Life is interesting, isn’t it? And when the Democrats roll out “the Resistance,” their pathetic public corruption of our social contract, life also takes on aspects of shamefulness and hypocrisy.
Take, for example, Act Two of their seasonal theatrical production, the Phantom of the Congress.
We the audience now return from intermission to find Adam Schiff, the villain of Act One, missing and replaced by Jerrold Nadler, who seems less despicable because, beneath the surface, he is oh-so-vulnerable, oh-so-compromised, and oh-so-neutered. We wonder what has transpired during the period that the intermission passed over: Legislation to reduce the cost of prescription drugs and to get control over health care? Passage of the USMCA Trade Agreement among Mexico, Canada, and the United States? Military funding authorizations?
Nope. None of it. It turns out that the intermission happened in real time, like Jack Bauer’s 24 television series. And nothing happened during intermission. Meanwhile, the stage hands have changed the scenery from the House Intelligence Committee to the House Judiciary Committee, while borrowing some of the props from the previous scene, including the big leather chair. And now we find Nadler presiding over the “judicious” contemplation of the Intelligence Committee Report, comprised of a Schiff-load of malarkey derived from hearings — some “star chamber” secret and some public — that were tailored to deny Republicans the right to call critical witnesses, interrupted and cut off Republicans sometimes mid-sentence, and ultimately defaulted to resting on hearsay, innuendo, guessing, and presumptions.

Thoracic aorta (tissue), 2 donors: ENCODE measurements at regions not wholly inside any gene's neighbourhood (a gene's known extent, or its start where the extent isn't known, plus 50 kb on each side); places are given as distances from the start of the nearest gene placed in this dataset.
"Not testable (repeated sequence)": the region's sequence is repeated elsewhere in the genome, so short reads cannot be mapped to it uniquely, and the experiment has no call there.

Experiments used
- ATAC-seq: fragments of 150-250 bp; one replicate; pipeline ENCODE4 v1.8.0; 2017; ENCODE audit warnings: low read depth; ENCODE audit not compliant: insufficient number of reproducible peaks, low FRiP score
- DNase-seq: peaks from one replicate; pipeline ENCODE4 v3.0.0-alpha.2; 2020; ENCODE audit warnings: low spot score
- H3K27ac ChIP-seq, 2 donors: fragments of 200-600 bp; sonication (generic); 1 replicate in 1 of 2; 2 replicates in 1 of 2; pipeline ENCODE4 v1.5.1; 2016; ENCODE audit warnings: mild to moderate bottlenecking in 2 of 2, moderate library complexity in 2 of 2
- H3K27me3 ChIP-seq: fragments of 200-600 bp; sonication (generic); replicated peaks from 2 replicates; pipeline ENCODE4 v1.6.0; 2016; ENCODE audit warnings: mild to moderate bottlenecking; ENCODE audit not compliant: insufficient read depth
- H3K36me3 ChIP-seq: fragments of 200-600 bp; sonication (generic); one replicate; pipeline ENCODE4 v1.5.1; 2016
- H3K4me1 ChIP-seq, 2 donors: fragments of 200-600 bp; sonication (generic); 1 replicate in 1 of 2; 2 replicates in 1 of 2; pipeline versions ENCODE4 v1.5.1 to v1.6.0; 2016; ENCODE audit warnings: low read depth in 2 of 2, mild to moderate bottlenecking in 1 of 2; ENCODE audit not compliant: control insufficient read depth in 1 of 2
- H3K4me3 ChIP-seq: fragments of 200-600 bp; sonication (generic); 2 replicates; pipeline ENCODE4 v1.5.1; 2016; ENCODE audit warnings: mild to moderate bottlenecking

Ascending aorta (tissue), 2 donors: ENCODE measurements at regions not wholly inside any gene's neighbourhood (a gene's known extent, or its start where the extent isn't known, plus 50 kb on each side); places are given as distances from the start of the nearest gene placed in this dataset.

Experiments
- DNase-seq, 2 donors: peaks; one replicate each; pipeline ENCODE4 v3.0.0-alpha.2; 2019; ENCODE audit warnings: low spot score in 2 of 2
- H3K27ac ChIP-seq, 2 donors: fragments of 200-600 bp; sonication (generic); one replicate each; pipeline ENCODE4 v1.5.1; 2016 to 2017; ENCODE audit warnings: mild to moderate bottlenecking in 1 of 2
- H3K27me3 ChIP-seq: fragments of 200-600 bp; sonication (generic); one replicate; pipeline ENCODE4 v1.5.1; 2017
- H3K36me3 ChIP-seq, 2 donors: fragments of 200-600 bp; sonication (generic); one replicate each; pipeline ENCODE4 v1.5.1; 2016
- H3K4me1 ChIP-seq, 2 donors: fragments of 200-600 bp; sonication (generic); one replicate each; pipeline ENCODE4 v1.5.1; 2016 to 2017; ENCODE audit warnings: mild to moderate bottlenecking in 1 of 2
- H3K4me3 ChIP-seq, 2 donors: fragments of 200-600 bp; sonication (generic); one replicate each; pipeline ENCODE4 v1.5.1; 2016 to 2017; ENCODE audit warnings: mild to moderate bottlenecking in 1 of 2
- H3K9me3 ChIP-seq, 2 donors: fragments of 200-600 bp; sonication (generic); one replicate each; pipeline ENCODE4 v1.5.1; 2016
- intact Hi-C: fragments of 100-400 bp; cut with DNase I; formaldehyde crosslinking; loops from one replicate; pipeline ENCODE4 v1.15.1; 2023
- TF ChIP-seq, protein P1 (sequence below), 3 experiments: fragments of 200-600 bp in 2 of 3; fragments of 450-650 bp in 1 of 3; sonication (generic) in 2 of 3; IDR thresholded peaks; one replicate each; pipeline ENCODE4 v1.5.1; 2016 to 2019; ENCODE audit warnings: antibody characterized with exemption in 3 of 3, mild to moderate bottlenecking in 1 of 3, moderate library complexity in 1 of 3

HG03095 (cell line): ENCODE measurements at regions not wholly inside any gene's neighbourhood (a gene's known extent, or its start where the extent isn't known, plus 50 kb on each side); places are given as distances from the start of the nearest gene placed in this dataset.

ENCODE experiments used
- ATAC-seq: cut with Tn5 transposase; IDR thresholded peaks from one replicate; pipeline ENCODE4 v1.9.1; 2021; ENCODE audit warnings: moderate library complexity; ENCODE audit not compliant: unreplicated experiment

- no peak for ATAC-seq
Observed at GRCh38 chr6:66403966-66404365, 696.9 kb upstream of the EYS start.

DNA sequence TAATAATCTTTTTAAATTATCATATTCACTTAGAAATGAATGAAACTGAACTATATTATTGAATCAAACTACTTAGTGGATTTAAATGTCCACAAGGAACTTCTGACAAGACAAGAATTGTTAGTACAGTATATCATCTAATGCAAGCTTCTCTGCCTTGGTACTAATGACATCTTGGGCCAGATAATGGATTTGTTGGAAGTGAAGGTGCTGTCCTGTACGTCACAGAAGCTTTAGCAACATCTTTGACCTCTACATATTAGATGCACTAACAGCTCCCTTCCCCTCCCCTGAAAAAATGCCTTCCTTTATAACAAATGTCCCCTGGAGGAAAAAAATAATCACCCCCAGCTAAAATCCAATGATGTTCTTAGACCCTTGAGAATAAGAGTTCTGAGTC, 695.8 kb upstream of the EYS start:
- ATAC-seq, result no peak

None of that kind of secondhand guessing matters as evidence or testimony in a real justice system, only in a corrupt sham of a proceeding. Most Americans are not aware of a secret known only to a limited number of law academics and professors — and to those of their students who took good notes and remembered what they learned even after final exams. To wit: There is a legal principle known as the “legislative privilege.” Under that rule, any legislator can say in the Senate or in the House of Representatives any darned thing he or she feels like saying, and the law shields the legislator from being sued for defamation. Thus, Harry Reid can lie on the Senate floor and say that Mitt Romney failed to pay his income taxes for 10 years, with Reid knowing full well that he is outright lying through his teeth, and Romney cannot do a thing about it. In the same way, Schiff can lie all he likes while in the House chamber, and he cannot be sued. Same with all the others. Same in the Senate. Democrat senators can lie about Brett Kavanaugh at his confirmation hearings, and they cannot be sued. Even Blasey Ford could fry-whisper all her lies and cannot be sued based on what she testified in the Senate chamber. That’s the “legislative privilege,” and the protection applies to all who speak inside the House or Senate, even witnesses. Did you know that? Heckuva thing, no?